By: Allie Joy Hudson
6 min. read
Quarantine and Depression
I can’t tell you how many times I pick up my phone when I’m feeling depressed.
I hate it, but it’s almost become a reflex to open up Facebook or Instagram and scroll when I feel myself shutting down. Especially with so many of us being quarantined at home due to COVID-19. Isolation and depression are very relevant to our daily lives right now. I’ve heard of many being home alone and struggling with anxiety, fear, and loneliness, and depression.
What exactly is depression? It’s a term we hear a lot, but let’s take a closer look at it. According to the American Psychiatric Association, depression is defined as follows:
…A common and serious medical illness that negatively affects how you feel, the way you think and how you act…Depression causes feelings of sadness and/or a loss of interest in activities once enjoyed. It can lead to a variety of emotional and physical problems and can decrease a person’s ability to function at work and at home.
Similar to anxiety, depression is a common condition in our society. That doesn’t make it less real or less important though. Especially in the wake of COVID-19, depression is a tool in the hands of the enemy, plaguing the lives of many. Depression impacts the way that we structure our daily routines, what we place before our eyes, and the way that we interact with others.
To understand the significance of depression and pornography, let’s pause and look at our relationship with technology.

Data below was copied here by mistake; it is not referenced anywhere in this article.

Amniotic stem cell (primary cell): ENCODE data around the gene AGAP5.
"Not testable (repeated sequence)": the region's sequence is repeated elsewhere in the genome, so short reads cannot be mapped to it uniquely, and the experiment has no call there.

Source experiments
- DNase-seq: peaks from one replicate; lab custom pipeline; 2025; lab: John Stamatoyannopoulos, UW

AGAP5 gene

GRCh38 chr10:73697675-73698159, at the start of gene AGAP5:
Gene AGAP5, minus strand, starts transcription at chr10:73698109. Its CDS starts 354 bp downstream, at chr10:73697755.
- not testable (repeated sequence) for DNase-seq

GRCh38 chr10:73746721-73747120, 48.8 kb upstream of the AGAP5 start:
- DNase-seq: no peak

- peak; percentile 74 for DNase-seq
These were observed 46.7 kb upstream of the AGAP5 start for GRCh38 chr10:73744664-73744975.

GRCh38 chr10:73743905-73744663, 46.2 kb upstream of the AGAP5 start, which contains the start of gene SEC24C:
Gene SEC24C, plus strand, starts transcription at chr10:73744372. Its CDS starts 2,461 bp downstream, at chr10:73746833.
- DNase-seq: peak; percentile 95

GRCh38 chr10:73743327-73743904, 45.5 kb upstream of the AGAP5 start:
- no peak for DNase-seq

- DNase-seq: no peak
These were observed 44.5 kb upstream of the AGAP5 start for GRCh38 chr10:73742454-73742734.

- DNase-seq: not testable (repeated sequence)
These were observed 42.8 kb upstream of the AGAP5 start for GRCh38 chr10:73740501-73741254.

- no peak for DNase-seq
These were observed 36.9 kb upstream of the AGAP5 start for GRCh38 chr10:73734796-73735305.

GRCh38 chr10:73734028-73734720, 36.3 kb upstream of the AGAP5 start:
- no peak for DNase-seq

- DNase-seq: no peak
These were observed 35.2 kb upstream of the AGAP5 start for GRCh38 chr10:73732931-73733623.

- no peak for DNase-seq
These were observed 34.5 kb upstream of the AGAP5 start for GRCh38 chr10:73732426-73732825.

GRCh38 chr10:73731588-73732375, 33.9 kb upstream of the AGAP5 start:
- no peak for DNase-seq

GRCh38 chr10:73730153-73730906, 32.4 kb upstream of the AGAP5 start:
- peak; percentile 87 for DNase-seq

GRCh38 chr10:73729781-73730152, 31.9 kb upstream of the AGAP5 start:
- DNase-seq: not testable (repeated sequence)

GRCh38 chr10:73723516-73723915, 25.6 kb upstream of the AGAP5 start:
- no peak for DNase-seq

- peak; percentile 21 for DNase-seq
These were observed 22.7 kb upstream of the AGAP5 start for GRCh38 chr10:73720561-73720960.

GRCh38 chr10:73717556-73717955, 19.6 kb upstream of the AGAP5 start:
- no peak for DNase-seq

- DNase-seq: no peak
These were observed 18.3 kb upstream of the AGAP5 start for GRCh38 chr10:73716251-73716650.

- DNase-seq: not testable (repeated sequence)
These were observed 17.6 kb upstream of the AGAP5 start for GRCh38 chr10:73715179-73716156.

Related: Pornography and Anxiety
A Quick Fix
So many of us, myself included, turn to technology for quick relief when feeling depressed. Why do we do this?
- It’s easy. If you’re struggling with depression, it can be hard to physically make yourself get out of bed or off the couch. In contrast, grabbing your phone or logging onto your laptop takes minimal effort.
- It numbs our pain and our boredom, and it requires nothing from us. We have to put very little thought into the time we spend on the Internet. We can let our brains tune out as we visually consume.
- It fills time – and lots of it. This seems appealing right now while so many of us are home from work and school because of COVID-19. Though we could use this time to be intentional in our one-on-one relationships with Jesus and others, we’re often consumed by a lack of motivation.
- In a way, it offers companionship. This is real for me. When I was first married and moved to a new city with my husband, I didn’t have friends where I was, I didn’t have a job, and my husband would work long days. I was lonely, and I spent a lot of time on social media, trying (in vain) to feel connected to other people by at least seeing their pictures. This is very real for many people shut in at home right now!
Though technology offers an easy, quick alternative to feeling stuck in our depression, it only further reinforces our desperate need for community. The fix doesn’t fill us. It only reminds us that we are alone, using our phones like social and emotional IVs. We’re left even lonelier than before.
A Darker Way to Cope
How does porn fit into this overdependence on technology or social media?
There is a lot of overlap between these addictions. We turn to porn for a lot of the same reasons we turn to technology in general. Porn is quick and easy. It distracts us. Porn attempts to fill our need for relationship, and it numbs us. So many of these deep heart issues are the same.
Porn websites recognize and take advantage of our God-given desire to be known and then twist it, offering us artificial and destructive companionship. That’s why the world’s largest porn site is offering free premium access to all of Italy to “help” people at home during COVID-19.
There is a dark pattern present in a porn addiction. Porn caters to our need to consume. It offers to fulfill our every fantasy with whatever we can dream up and type in.